13. The Norton Anthology head notes to Othello, as well as most Shakespearean critics, believe Othello to be “internalizing the destructive norms of Christian society,” and anchor his susceptibility to Iago’s machinations in his own feelings of racial and social inferiority. How do you regard this explanation?
14. Does this play reinforce or challenge racial stereotypes? Does this play reinforce or challenge sexist stereotypes?
15. Emilia’s practical understanding of relationships between men and women is often contrasted with Desdemona’s naïve vision of love. Can these opposite understandings be reconciled? Does the outcome of the play suggest one woman’s vision of the world to be more accurate?
16. Shakespeare revised specific parts of Act 4 of Othello, which were then published in the Folio (1623) a year after Othello’s original publication(1622). Those changes make Desdemona more submissive and obedient to Othello, they add the willow song in Act 4.3, and they give Emilia a stronger, more defiant role in identifying her own husband as the mastermind behind the events of the play. How do these changes modify or contribute to the development of major themes in the play?
17. Othello’s language often connects, especially in the death scenes, sex and death. How does this further an understanding of Othello’s uneasiness about desire and his craving for order?
18. How do Othello's and Desdemona's conceptions/understandings of the nature of their 'love' for each others and the bases of this love and attraction, differ, and why?

More Othello Study Questions/Passages

Further Questions and Resources

On two hour library reserve (under English 345 Shakespeare):

Critical Essays on Shakespeare's Othello, ed. Barthelemy (1994)—see especially the essays by Boose, Neely, Bartelemy, Fineman, Newman, Loombia, Neill, or Genster.

Othello: Critical Essays, see especially the last two essays by Snow and Stallybrass--perhaps bypass the rest.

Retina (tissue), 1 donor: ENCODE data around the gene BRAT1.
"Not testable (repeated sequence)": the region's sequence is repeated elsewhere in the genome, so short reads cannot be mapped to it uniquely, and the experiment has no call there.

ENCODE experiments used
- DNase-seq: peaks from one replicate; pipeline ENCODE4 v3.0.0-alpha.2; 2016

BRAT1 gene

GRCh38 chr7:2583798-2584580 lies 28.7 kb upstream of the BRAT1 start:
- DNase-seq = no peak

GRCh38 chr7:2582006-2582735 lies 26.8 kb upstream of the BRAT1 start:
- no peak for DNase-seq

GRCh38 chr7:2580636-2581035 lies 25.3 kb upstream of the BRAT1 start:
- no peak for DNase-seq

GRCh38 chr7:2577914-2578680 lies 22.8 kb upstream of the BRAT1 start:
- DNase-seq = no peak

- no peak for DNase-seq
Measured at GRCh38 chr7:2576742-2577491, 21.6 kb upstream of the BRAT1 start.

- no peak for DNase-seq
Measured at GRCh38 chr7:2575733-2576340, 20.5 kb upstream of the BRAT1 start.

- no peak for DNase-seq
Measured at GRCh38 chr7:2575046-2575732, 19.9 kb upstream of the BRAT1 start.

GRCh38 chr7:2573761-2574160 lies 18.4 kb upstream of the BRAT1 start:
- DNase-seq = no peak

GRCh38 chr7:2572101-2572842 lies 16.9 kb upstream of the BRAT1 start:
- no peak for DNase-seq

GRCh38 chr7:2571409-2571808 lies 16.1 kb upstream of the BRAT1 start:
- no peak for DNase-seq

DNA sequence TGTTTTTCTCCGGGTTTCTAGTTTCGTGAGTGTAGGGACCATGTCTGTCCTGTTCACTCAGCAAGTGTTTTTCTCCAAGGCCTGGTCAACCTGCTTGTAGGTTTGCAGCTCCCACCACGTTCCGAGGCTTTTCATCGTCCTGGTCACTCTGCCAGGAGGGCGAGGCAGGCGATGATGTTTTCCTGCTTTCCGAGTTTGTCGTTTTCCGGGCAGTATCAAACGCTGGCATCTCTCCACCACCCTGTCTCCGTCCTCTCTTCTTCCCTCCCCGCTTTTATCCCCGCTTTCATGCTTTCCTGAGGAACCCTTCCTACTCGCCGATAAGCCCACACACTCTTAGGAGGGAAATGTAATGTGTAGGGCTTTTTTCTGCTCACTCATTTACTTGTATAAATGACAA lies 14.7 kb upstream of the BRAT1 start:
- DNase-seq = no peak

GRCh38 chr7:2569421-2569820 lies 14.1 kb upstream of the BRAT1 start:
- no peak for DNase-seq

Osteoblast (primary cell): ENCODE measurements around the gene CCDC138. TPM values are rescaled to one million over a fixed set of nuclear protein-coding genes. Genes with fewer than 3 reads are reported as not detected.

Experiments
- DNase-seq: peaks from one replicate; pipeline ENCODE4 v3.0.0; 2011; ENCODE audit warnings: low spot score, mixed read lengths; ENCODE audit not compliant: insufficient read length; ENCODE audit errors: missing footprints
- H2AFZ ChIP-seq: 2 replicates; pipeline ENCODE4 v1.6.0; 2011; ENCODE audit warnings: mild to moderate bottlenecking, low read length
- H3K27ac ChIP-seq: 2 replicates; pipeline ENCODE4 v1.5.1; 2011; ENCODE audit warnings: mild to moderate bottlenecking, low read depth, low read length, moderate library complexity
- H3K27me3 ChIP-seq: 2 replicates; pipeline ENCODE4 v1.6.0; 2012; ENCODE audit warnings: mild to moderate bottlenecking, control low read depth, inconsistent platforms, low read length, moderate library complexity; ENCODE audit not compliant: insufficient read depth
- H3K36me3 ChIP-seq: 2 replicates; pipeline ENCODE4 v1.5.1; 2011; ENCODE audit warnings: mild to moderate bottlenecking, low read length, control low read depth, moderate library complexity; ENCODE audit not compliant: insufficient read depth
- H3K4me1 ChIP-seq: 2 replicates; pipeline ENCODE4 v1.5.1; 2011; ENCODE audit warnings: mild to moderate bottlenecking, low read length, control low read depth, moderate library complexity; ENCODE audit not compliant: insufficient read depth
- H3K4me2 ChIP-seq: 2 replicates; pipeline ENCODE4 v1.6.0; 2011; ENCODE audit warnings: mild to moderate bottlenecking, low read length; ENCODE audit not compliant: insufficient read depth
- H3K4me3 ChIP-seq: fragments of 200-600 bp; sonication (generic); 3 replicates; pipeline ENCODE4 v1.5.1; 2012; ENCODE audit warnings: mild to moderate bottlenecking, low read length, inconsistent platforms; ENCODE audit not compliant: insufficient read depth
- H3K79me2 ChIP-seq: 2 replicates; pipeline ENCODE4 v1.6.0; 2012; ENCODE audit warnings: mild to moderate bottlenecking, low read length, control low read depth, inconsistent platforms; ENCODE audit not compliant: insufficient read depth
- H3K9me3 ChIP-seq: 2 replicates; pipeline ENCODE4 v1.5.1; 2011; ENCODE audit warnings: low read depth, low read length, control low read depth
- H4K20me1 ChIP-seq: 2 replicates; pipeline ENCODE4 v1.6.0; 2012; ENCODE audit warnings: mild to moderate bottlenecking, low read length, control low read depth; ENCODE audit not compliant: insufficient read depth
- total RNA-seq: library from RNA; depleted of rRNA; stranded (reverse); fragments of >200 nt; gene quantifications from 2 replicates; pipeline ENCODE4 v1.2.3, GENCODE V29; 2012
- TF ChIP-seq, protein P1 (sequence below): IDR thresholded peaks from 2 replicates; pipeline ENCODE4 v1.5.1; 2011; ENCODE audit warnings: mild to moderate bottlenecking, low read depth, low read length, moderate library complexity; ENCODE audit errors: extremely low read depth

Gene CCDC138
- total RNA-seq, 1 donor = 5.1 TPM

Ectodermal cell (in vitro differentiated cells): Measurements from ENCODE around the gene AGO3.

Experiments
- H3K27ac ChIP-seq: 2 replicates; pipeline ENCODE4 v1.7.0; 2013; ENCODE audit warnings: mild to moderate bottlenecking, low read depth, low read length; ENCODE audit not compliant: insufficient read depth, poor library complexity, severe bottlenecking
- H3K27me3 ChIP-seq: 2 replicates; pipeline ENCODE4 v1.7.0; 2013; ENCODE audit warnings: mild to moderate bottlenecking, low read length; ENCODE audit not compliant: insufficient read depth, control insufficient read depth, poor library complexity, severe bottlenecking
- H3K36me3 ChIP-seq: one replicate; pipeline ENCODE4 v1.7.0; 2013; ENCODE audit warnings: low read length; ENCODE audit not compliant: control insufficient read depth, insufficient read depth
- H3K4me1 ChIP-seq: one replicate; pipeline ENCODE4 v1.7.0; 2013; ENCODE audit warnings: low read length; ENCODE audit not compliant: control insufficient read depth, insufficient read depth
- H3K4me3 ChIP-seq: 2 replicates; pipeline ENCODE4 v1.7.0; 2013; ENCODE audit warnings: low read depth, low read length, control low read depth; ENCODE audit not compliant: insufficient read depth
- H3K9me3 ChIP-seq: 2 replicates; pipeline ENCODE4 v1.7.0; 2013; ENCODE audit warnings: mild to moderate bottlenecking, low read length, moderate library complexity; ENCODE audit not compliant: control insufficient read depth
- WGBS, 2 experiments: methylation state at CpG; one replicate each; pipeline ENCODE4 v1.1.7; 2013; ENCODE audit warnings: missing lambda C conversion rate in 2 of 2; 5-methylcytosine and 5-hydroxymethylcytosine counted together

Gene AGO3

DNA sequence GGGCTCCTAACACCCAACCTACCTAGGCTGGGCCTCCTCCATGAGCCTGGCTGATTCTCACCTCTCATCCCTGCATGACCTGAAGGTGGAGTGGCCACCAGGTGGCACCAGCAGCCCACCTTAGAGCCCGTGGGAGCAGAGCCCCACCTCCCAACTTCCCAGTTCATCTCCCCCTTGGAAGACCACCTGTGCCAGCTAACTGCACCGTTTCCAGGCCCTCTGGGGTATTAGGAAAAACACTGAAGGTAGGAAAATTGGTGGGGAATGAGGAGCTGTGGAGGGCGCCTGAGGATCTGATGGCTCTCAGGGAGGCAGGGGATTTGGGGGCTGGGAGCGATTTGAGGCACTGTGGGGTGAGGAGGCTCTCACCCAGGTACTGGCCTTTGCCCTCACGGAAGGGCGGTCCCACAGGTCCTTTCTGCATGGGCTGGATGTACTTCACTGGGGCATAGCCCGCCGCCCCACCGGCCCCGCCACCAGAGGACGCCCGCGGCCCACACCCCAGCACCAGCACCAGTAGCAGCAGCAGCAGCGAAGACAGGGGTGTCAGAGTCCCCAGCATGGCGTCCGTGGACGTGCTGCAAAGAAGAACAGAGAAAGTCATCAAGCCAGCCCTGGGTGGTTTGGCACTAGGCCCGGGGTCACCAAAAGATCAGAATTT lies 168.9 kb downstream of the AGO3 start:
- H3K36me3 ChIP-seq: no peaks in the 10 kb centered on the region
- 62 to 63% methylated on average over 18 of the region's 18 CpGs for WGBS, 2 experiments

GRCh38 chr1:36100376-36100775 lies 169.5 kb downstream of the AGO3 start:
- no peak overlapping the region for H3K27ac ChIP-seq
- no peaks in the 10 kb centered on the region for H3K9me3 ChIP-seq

Also see Callaghan's Shakespeare Without Women ("Othello Was a White Man," pp.75-96).

Or look for other, relatively recent (1990s . . . ) essays on Othello (see, for example, the journals Shakespeare Quarterly, Shakespeare Studies, or ELH).

More relatively recent articles that can be found in Shakespeare Quarterly, and also probably online:

"Mulattos," "Blacks," and "Indian Moors": Othello and Early Modern Constructions of Human Difference

Michael Neill

Shakespeare Quarterly, Vol. 49, No. 4. (Winter, 1998), pp. 361-374.

Slaves and Subjects in Othello

Camille Wells Slights

Shakespeare Quarterly, Vol. 48, No. 4. (Winter, 1997), pp. 377-390.

Iago's Alter Ego: Race as Projection in Othello

Janet Adelman

Shakespeare Quarterly, Vol. 48, No. 2. (Summer, 1997), pp. 125-144.

Turning Turk in Othello: The Conversion and Damnation of the Moor

Daniel J. Vitkus

Shakespeare Quarterly, Vol. 48, No. 2. (Summer, 1997), pp. 145-176.

"An Essence that's Not Seen": The Primal Scene of Racism in Othello

Arthur L. Little, Jr.

Shakespeare Quarterly, Vol. 44, No. 3. (Autumn, 1993), pp. 304-324.

Berry, Edward. "Othello's Alienation." Studies in English Literature 30.2 (1990): 315-34.

Making more of the Moor: Aaron, Othello, and Renaissance Refashionings of Race

Emily C. Bartels

Shakespeare Quarterly, Vol. 41, No. 4. (Winter, 1990), pp. 433-454.

Othello Furens

Robert S. Miola

Shakespeare Quarterly, Vol. 41, No. 1. (Spring, 1990), pp. 49-64.

Unproper Beds: Race, Adultery, and the Hideous in Othello

Michael Neill

Shakespeare Quarterly, Vol. 40, No. 4. (Winter, 1989), pp. 383-412.

Vanita, Ruth. "'Proper' Men and 'Fallen' Women: The Unprotectedness of Wives in Othello." Studies in English Literature 34.2 (1994): 341-56.

De Torres, Olivia Delgado. "Reflections on Patriarchy and the Rebellion of Daughters in Shakespeare's Merchant of Venice and Othello." Interpretation 21.3 (1994): 333-51.

See also

Shakespeare and Race, eds. Catherine M.S. Alexander and Stanley Wells. Cambridge UP, 2000.